Every election, it seems, politicians give lip service to the need for fiscal responsibility and a balanced budget. But once they are in office, they lack the courage and resolve to actually achieve one. It’s always politically more convenient to spend more than we take in, hide growing debt and liabilities through clever accounting tricks, and leave the consequences for someone else to clean up down the road.
But not this time.
In November, voters sent a clear mandate that they wanted to restore fiscal sanity to Arizona government. They demanded that our leaders take on the looming budget crisis, show some accountability and get Arizona’s fiscal house in order. Last week, Gov. Ducey and the Legislature accomplished just that.
Arizona was grappling with how to deal with a budget deficit of $520 million this fiscal year, and as much as $1 billion shortfall in 2016. No more. The recently passed budget eliminates Arizona’s structural deficit completely by 2017. There are no tax increases to slow down economic recovery, and actually increases K-12 spending while directing more funding towards the classroom – making sure our education dollars are spent where they are needed most. It’s no wonder why Arizona remains highly competitive in attracting new businesses to the state.
Just as important is how fiscal responsibility was achieved. For years, Arizona’s annual budget has been strung together by a series of stopgap measures, accounting gimmicks, and fund sweeps of questionable Constitutionality. But those gimmicks ended this year, and Arizona is now living within its means for the first time in over a decade.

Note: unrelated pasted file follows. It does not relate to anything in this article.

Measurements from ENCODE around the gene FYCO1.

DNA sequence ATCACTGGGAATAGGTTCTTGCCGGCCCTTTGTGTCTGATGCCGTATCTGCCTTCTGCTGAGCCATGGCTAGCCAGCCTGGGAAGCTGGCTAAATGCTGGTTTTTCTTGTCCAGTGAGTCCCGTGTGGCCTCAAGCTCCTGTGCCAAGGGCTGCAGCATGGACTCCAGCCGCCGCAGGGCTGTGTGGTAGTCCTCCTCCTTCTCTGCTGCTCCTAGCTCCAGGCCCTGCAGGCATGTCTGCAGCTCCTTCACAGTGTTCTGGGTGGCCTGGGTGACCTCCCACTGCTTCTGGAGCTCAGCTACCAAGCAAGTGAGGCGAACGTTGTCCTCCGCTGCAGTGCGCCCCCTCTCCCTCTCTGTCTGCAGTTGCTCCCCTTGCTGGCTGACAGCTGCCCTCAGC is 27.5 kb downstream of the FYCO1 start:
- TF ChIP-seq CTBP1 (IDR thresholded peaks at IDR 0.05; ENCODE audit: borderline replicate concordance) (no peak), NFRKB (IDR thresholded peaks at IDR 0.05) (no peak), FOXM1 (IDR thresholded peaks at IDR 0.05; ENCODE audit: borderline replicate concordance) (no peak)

Overall the Ducey budget reduced government spending by 2.3%. In addition to spending cuts, meaningful savings were achieved through common sense government reforms, such as consolidating state agencies. For example, merging the Arizona Department of Racing into the Department of Gaming has been long overdue and eliminates multiple overlapping and redundant expenses.
The budget included tax relief as well. In addition to indexing our income tax brackets to inflation, the approved package reduced taxes on small business by eliminating the job training tax. All Arizona employers are subject to the tax, which is applied to the first $7,000 in wages paid to each employee. The revenue generated by the tax goes into the “Job Training” fund, which is administered by the Commerce Authority and is primarily used by a few large companies to help subsidize their job training activities. So not only did the budget reduce the tax burden on small business, but ended a crony capitalist program in the process.
In just his third month in office, Governor Ducey was able to produce a balanced budget that protected taxpayers, put more money into the classroom and shrunk the size of government. By any measure, this was a great start to his administration and a great week for Arizona.